The cassette was originally designed for dictation machines, but with early improvements in fidelity, Compact Cassette usage quickly grew into both the home and semi-pro-audio markets. First taking over from 8-Track and then open reel machines and anyone who owned an early Sinclair Spectrum, Commodore 64 or Amstrad computer would know the pain of loading computer software and data from cassette, not always 100% successfully.
The first cassette player designed for the car dashboards was introduced in 1968 and between the early 1970s and the early 2000s, the cassette was one of the two most common formats for prerecorded music, first alongside the LP record (which was never very successful in cars) then later the compact disc (CD).
The Cassette Four Track
With the improvements in quality and cheap media costs the cassette came to the attention of the Teac company in Japan, owners of Tascam. The very first Portastudio on the market was the Teac 144. Tascam realised that you could use both stereo “sides” of the tape at the same time to give you 4 fully independent tracks. This unit is widely credited as launching the idea of the home recording,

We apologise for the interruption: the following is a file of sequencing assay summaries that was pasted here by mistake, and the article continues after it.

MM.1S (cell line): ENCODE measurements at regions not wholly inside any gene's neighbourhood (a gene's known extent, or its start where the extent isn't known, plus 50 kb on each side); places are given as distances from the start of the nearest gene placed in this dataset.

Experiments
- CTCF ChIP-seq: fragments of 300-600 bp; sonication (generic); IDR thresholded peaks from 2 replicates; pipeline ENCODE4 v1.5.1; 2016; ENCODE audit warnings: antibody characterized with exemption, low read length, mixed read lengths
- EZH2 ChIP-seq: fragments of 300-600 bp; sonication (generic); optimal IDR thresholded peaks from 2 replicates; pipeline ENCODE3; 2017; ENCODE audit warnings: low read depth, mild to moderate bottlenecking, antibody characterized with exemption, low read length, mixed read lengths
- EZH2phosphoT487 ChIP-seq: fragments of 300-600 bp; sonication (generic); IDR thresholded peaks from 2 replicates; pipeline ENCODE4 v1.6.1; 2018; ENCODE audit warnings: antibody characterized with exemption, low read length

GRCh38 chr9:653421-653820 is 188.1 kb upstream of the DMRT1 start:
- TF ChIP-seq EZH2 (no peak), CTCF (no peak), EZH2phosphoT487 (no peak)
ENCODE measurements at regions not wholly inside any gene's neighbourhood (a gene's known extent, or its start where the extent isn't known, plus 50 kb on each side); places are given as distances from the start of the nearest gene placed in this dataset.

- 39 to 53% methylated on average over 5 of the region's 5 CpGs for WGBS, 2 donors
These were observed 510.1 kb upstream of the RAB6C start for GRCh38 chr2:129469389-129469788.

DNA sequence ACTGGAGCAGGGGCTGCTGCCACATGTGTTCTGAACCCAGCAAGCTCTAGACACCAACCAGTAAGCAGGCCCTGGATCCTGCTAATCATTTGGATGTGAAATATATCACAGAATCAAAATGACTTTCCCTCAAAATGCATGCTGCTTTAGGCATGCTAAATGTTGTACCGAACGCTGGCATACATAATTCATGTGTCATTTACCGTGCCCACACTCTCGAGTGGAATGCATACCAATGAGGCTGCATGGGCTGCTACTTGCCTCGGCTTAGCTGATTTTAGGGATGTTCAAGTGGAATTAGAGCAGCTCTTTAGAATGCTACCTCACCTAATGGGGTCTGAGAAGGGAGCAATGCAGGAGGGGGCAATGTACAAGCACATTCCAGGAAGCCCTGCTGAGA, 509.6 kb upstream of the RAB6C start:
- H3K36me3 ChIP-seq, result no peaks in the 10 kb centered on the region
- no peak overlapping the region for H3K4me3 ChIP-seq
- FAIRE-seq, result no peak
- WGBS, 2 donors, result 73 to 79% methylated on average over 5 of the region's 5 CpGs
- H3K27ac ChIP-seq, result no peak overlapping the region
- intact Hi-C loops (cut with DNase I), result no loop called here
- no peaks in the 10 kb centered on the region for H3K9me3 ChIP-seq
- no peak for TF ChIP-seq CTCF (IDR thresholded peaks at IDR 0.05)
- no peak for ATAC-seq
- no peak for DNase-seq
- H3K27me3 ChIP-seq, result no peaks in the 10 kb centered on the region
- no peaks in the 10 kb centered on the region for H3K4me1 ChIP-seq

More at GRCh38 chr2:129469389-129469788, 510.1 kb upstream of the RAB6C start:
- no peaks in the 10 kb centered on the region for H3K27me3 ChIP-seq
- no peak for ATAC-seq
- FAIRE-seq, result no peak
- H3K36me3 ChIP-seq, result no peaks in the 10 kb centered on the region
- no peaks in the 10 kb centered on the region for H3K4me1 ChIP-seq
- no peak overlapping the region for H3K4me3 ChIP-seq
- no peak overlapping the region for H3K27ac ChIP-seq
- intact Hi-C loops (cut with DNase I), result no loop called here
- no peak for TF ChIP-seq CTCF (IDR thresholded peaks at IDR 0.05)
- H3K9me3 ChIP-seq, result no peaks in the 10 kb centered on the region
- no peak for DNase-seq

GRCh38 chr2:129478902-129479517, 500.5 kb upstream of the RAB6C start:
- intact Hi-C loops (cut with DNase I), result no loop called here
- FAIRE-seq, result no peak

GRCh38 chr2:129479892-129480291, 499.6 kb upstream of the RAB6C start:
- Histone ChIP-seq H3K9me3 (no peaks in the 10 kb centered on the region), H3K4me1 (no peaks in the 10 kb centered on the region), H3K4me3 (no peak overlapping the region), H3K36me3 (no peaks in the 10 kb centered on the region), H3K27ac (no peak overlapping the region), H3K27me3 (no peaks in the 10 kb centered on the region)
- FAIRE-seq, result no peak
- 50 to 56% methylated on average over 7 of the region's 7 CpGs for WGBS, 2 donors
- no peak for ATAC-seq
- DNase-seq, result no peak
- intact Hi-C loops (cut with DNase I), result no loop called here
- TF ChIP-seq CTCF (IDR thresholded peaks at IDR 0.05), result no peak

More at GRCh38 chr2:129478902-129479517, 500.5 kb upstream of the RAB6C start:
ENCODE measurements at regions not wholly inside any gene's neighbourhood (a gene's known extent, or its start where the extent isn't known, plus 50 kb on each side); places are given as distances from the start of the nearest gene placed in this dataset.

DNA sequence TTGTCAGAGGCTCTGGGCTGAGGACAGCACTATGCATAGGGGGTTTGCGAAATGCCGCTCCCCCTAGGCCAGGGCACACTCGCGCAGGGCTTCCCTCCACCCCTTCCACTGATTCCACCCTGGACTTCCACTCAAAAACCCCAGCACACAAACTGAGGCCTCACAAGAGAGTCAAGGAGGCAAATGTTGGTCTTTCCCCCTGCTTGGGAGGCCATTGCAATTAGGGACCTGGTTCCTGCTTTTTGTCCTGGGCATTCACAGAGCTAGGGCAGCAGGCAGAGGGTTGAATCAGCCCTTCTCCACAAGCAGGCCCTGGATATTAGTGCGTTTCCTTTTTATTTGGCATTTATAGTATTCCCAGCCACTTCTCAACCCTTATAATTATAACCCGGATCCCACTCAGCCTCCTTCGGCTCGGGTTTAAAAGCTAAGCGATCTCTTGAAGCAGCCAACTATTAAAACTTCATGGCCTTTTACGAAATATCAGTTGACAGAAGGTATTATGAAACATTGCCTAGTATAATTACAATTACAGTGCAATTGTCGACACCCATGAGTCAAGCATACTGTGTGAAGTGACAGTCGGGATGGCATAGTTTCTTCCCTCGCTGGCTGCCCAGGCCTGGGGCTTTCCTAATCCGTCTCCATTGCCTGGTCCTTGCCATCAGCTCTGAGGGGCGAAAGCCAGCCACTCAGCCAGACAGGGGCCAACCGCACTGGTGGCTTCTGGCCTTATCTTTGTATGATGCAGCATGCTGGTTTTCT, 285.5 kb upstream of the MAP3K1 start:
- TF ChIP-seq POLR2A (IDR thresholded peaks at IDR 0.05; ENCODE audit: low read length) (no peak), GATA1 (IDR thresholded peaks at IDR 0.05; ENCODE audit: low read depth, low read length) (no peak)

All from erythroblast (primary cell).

The Teac 144 Portastudio was launched at the Audio Engineering Society AGM in 1979. It was followed by several other models by Tascam and later by several other manufacturers such as Fostex and Yamaha.
The Tascam Portastudio 244 which was introduced in 1982, improved upon the previous designs with significantly better sound quality by doubling the tape speed to 3¾ inches per second and more features for the user to play with. These included dbx noise reduction, dual/concentric sweepable EQ, and the ability to record on up to 4 tracks simultaneously.